I had read stories like Peter Pan, The Hunchback of Notre Dame and Ali Baba and the Forty Thieves and the great cities that they were from, but to have actually gone and taken pictures to bring back was something different. I had never met anyone like her, who had gone to foreign lands and come back to teach children. There were the men down at The Lunch Bucket who wore their Army medals from the old wars they had fought. But all they would do was talk to each other about what Hell was like and drink more coffee. They didn’t have any pictures to show or stories to interest young kids. They were . . . well . . . old.
I sat in my chair.
Mrs. Tyner didn’t know what to make of it, and I didn’t want it all to end. I was afraid that if I got up and walked out of the door, it would all just go away and I’d never have those stories and the pictures in my mind would just turn to gray mush and I would forget what Miss Tyner had told us. I didn’t want that to happen. I wanted those stories, and actually, I wanted more.
“Clement?” She whispered soft as a summer breeze. “Is something wrong?” There was true concern in her voice and the hesitant reaching out with her hand. She took a stuttered step into my isle of desks. Her off hand fluttered over the worn dark brown desks, feeling for the many children’s initials carved in the wood, indelible for eternity; Absently, as teachers do, checking for new missives of affection scribed by an errant jack knife and young budding hormones.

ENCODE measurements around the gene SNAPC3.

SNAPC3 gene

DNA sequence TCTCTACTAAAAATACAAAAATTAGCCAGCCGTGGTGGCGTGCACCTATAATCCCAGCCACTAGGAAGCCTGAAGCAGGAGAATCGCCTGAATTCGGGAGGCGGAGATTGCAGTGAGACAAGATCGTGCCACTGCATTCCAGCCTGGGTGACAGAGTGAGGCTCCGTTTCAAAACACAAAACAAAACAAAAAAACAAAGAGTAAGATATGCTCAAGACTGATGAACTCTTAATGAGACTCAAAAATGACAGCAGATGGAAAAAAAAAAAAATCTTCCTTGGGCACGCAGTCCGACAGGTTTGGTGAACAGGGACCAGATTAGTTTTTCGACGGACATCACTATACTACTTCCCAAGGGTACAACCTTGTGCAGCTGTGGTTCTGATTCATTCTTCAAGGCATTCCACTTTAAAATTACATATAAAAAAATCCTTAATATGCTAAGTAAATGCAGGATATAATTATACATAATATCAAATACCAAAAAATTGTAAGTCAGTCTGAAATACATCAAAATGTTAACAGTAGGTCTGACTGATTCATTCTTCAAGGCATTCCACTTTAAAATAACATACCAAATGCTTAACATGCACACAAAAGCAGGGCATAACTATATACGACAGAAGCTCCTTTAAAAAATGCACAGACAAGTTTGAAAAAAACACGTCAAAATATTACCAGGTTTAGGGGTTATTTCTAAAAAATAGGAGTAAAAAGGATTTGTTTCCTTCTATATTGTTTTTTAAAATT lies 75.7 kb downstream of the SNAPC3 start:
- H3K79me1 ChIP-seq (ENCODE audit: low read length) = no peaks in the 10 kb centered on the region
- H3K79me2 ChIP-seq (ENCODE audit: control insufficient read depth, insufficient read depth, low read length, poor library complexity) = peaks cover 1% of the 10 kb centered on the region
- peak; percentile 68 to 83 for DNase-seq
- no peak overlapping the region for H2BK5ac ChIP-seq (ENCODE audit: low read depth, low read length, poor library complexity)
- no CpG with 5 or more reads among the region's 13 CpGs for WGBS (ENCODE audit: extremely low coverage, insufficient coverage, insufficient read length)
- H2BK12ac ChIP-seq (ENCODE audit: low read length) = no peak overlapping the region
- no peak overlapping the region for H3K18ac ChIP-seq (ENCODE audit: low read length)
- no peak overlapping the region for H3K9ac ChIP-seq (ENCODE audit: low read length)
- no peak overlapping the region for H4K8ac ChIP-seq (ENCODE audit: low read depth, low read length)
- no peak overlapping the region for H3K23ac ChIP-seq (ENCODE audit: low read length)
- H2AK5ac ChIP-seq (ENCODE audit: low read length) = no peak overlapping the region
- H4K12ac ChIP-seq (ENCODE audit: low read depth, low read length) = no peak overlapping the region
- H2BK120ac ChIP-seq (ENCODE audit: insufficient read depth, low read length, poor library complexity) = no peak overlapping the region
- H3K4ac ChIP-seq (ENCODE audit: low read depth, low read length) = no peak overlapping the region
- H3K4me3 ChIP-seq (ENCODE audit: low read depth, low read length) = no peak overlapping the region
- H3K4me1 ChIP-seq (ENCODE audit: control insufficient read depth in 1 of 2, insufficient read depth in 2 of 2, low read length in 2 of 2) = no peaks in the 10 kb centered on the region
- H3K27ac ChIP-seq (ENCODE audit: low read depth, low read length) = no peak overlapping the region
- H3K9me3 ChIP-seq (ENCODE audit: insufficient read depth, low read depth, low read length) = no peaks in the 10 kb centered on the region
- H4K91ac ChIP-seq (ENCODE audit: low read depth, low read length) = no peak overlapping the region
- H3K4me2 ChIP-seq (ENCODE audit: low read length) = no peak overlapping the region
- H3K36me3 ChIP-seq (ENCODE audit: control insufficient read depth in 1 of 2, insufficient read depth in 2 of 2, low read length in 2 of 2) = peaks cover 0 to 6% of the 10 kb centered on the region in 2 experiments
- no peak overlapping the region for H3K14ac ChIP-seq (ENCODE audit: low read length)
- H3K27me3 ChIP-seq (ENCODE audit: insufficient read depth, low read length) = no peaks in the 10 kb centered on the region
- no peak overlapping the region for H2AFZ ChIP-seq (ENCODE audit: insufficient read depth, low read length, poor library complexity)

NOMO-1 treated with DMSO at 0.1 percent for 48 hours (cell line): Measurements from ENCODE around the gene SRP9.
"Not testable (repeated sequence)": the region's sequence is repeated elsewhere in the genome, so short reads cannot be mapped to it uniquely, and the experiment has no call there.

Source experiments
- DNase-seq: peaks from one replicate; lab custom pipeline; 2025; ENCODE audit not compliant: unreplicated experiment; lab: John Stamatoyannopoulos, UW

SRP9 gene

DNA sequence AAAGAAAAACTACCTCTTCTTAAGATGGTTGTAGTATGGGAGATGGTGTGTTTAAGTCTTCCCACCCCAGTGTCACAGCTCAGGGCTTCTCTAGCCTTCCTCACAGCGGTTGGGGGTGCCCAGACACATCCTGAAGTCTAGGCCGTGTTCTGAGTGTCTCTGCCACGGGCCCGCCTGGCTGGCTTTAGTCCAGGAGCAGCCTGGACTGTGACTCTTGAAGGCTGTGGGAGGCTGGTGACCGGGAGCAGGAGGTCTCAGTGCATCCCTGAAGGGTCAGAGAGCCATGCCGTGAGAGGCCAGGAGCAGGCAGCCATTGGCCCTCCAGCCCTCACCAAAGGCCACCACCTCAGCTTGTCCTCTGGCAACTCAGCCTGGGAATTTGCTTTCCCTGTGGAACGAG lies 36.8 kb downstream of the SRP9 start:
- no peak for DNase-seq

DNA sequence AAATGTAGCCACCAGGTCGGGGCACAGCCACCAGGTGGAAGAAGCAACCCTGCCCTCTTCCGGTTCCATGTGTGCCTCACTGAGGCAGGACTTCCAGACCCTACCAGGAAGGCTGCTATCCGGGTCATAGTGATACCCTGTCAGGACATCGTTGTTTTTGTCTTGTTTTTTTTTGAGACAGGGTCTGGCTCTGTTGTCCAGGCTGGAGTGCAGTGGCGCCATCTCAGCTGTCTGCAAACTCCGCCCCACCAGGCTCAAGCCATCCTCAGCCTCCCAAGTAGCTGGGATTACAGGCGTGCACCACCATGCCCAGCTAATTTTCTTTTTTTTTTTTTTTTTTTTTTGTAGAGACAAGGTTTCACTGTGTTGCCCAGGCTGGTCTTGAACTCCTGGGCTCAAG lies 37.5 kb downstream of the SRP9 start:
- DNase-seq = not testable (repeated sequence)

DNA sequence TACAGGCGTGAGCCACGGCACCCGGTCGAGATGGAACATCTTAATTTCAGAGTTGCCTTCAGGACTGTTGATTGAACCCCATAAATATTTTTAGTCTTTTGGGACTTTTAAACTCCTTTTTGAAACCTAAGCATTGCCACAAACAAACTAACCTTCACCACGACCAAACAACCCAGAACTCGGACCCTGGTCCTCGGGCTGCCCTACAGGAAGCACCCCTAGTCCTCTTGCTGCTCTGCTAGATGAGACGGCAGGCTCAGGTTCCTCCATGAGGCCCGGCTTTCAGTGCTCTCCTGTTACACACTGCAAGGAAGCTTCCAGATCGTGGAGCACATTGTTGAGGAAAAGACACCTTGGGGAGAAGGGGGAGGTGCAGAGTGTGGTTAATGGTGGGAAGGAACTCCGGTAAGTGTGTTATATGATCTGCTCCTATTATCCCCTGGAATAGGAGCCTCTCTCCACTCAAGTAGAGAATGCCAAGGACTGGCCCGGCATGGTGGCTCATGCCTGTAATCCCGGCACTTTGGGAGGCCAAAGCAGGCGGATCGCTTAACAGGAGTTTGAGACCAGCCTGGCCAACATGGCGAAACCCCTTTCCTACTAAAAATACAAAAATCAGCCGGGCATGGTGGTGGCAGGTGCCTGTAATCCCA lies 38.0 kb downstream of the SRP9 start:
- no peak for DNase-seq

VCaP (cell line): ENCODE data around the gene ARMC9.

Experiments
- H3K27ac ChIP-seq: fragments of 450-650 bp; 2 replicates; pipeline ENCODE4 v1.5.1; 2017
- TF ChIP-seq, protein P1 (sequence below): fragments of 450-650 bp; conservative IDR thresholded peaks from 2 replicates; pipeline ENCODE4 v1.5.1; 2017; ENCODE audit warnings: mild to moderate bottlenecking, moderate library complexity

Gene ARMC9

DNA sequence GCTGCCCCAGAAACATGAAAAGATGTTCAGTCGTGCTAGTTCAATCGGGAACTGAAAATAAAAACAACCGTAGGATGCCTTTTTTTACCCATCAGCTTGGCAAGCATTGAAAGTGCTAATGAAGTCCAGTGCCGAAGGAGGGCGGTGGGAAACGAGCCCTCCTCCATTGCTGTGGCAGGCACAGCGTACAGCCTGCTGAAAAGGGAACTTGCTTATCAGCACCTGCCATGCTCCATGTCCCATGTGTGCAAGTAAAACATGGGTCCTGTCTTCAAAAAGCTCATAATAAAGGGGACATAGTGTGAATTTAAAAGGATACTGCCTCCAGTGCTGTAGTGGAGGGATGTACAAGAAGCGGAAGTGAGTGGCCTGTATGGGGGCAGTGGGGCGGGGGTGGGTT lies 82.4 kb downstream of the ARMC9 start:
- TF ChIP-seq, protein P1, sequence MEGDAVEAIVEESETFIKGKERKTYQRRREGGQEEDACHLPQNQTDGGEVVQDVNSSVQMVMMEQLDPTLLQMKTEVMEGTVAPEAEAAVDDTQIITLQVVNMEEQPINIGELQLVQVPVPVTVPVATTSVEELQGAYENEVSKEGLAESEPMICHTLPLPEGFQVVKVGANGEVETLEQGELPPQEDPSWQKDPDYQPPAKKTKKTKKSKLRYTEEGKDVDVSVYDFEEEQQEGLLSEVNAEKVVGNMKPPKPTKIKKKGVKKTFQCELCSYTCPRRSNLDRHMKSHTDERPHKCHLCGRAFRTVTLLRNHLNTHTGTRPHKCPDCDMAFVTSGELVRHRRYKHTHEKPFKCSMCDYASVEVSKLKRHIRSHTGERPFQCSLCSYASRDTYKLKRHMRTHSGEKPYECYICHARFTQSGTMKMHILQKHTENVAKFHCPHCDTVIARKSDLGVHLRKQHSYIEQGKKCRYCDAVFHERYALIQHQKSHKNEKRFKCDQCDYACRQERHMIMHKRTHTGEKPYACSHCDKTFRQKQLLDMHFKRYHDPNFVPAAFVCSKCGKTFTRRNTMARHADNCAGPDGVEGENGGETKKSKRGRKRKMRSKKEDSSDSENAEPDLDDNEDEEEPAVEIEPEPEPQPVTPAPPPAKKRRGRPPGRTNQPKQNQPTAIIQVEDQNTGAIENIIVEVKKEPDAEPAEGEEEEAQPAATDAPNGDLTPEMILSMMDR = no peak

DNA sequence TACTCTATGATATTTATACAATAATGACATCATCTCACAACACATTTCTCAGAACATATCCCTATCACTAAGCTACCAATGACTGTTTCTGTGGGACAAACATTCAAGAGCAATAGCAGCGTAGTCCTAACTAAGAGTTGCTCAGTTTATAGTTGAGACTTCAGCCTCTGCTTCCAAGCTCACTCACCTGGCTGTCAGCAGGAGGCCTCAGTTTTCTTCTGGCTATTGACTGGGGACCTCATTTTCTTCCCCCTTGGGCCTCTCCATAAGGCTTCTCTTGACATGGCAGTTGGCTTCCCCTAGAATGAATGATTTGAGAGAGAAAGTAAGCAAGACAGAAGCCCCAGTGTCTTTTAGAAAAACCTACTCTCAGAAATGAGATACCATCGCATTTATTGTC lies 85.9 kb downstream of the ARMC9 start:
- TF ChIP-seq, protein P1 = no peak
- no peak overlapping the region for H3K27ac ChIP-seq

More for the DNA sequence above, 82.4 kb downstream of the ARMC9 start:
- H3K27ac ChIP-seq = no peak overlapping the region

I didn’t know how to tell her of my paralyzing fear. How I wanted to run out the door and into summer; but also how I wanted her to tell me more about the rest of the world; a world that I had never heard about; things that were beyond Washington County.
Softly she sat sideways in the desk next to mine. I couldn’t look at her at that moment; I just gazed at the white chalk lines on the chipped green black board. The soft chalk haze of lessons studied and then erased like last weeks lunch. Not really forgotten, just a chalky haze smudged in ones memories.
I was very aware of her soft deep black eyes studying my mind, usually framed in her cats eye glasses, but now released and warm as summer honey. I tried to speak, but the dry of fear welded my tongue to my teeth. I’m sure that my eyes were as big as the dancing mans in a Saturday matinee. They always had a scared Negro with big eyes.
“Is there something you want to talk to me about, Clement?”